Kia believes government assistance should be put towards recharging networks, not providing taxpayer-funded discounts on electric cars.

The boss of Kia Australia has repeated earlier calls for taxpayer money be directed towards the installation of recharging stations, rather than providing discount prices for electric cars.

The controversial stance is at odds with the majority of the car industry – including sister brand Hyundai and the peak automotive lobby group, the Federal Chamber of Automotive Industries – which has been calling for government subsidies to bring down the purchase cost of electric vehicles, even though most are priced in the luxury-car class and well out of reach of average buyers.

Kia Australia believes market demand should determine the sales success of electric vehicles, whereas as other countries have provided generous tax subsidies to jump-start the technology.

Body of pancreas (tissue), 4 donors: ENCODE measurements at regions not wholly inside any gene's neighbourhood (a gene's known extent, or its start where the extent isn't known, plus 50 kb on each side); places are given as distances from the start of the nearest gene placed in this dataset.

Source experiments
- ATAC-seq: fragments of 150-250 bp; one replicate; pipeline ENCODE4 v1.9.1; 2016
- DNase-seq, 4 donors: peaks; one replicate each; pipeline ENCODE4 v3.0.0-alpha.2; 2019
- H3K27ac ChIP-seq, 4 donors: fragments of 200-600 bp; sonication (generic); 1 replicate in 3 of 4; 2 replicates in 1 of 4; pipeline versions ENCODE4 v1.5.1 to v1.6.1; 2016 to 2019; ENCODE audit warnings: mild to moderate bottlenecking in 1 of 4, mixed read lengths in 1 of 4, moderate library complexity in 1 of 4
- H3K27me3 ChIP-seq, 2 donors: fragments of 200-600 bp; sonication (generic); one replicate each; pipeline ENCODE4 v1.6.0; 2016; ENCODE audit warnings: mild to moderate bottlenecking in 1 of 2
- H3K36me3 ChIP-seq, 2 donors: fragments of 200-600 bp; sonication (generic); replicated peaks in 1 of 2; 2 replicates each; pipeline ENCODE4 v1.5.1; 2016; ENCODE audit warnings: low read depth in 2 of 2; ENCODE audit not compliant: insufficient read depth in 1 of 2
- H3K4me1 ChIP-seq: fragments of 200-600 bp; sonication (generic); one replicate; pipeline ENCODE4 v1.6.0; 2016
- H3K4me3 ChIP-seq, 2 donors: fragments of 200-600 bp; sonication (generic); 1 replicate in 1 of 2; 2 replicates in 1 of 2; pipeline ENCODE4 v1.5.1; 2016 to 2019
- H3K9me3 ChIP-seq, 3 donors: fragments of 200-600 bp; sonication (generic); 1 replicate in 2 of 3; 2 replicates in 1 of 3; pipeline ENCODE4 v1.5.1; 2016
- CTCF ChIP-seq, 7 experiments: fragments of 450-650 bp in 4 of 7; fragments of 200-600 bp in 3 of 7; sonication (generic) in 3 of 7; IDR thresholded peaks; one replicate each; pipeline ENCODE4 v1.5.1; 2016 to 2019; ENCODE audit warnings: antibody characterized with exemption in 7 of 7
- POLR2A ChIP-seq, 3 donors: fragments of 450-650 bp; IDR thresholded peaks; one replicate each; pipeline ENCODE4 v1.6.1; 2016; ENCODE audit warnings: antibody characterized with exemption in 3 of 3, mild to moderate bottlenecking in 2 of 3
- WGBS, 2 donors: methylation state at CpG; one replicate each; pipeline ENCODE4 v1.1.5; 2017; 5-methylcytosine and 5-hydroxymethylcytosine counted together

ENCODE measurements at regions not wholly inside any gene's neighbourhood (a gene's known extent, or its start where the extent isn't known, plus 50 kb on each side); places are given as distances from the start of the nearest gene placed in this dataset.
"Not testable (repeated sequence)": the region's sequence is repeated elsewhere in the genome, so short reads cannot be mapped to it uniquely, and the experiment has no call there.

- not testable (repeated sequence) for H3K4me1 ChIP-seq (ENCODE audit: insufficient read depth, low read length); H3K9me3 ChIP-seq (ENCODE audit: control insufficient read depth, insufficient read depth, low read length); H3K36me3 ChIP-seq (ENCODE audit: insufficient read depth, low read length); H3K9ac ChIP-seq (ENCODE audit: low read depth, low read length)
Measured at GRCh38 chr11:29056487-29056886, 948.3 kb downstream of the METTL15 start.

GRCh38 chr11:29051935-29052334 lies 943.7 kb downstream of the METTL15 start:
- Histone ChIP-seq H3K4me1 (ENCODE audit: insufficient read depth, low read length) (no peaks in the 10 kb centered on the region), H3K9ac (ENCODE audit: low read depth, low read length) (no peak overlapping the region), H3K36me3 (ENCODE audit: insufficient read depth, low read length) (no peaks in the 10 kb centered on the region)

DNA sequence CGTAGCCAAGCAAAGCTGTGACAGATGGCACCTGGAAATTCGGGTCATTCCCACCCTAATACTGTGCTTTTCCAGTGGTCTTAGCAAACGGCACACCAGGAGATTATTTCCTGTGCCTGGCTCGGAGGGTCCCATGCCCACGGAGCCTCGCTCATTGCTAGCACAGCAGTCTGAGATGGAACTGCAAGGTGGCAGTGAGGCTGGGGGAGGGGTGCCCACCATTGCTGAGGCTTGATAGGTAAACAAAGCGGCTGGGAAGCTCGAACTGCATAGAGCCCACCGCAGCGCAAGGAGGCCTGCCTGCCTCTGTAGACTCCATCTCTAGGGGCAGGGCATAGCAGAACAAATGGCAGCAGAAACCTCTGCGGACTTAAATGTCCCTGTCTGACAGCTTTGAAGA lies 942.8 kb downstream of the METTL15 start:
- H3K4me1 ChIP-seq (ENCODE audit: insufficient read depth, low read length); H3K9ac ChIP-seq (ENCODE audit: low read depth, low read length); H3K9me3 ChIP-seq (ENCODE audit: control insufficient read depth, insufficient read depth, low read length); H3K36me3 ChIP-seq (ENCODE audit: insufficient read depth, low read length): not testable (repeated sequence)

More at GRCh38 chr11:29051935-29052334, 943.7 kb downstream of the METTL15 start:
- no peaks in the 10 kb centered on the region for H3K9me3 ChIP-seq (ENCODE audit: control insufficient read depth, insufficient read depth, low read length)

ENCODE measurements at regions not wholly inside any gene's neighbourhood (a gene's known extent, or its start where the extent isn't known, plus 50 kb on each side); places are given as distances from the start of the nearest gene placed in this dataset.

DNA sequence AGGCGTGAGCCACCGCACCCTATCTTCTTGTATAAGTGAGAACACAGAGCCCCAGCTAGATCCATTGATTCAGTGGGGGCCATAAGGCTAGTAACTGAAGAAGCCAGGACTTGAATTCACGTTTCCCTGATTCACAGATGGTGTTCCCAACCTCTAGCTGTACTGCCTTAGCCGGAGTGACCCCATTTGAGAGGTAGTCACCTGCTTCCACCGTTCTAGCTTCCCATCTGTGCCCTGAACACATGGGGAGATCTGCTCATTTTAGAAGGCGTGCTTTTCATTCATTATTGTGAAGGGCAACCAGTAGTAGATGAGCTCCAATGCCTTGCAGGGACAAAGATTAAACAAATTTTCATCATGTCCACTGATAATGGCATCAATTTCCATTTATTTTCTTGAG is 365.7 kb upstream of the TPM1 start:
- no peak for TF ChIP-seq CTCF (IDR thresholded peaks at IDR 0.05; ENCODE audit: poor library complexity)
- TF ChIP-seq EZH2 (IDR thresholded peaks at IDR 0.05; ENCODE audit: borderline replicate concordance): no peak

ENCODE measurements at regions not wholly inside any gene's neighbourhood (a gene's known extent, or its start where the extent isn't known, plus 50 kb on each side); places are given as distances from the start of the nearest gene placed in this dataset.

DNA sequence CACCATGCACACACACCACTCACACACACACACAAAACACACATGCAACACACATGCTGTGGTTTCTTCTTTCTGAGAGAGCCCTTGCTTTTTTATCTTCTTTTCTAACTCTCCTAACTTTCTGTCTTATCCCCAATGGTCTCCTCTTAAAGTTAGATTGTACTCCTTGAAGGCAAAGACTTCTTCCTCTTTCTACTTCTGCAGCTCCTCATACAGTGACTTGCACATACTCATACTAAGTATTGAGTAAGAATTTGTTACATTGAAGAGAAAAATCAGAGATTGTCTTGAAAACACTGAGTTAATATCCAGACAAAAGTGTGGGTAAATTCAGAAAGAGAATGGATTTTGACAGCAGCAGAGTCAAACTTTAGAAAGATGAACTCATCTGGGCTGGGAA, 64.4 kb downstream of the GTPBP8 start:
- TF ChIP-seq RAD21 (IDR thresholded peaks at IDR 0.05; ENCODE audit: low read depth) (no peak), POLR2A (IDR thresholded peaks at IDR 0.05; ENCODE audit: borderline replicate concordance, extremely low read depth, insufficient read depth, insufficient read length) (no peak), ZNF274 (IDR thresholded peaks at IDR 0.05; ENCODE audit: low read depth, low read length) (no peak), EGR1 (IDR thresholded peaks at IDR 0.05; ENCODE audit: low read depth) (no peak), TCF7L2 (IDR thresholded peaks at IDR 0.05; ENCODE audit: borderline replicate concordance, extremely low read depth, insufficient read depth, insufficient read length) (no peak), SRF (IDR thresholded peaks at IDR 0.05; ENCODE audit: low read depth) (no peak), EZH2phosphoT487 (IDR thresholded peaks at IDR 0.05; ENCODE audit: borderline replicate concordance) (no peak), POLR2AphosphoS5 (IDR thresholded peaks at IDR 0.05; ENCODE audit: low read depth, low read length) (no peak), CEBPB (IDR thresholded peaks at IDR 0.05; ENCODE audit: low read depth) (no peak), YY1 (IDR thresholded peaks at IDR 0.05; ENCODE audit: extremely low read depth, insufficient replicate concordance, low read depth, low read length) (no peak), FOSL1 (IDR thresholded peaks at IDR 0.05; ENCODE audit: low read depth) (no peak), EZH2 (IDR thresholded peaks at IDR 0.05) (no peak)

Kia Australia boss Damien Meredith said: “I struggle to understand discounts on (electric vehicles) for people who are buying not inexpensive cars. Is it fair for people to be getting discounts on (expensive) cars? The (taxpayer) money should be spent on putting in infrastructure (such as recharging networks) so people can … better use them.”

Mr Meredith said “we don’t believe in taxpayer-funded discounts for electric cars” but instead the company believes “government should give clear direction around infrastructure … and environmental parameters”.

The Kia executive said “it would be fair to say the Federal Government has not the led the way” on electric-car policy, and added it was “not a good idea for State Governments to be interfering with taxation (on electric cars),” the latter a reference to some states creating an extra tax for electric vehicles because they don’t pay road tax via fuel excise.

Kia estimates electric cars will account for about 10 per cent of sales among mainstream manufacturers in Australia within the next 10 years, and believes the success of the vehicles should be determined by normal influences of supply and demand.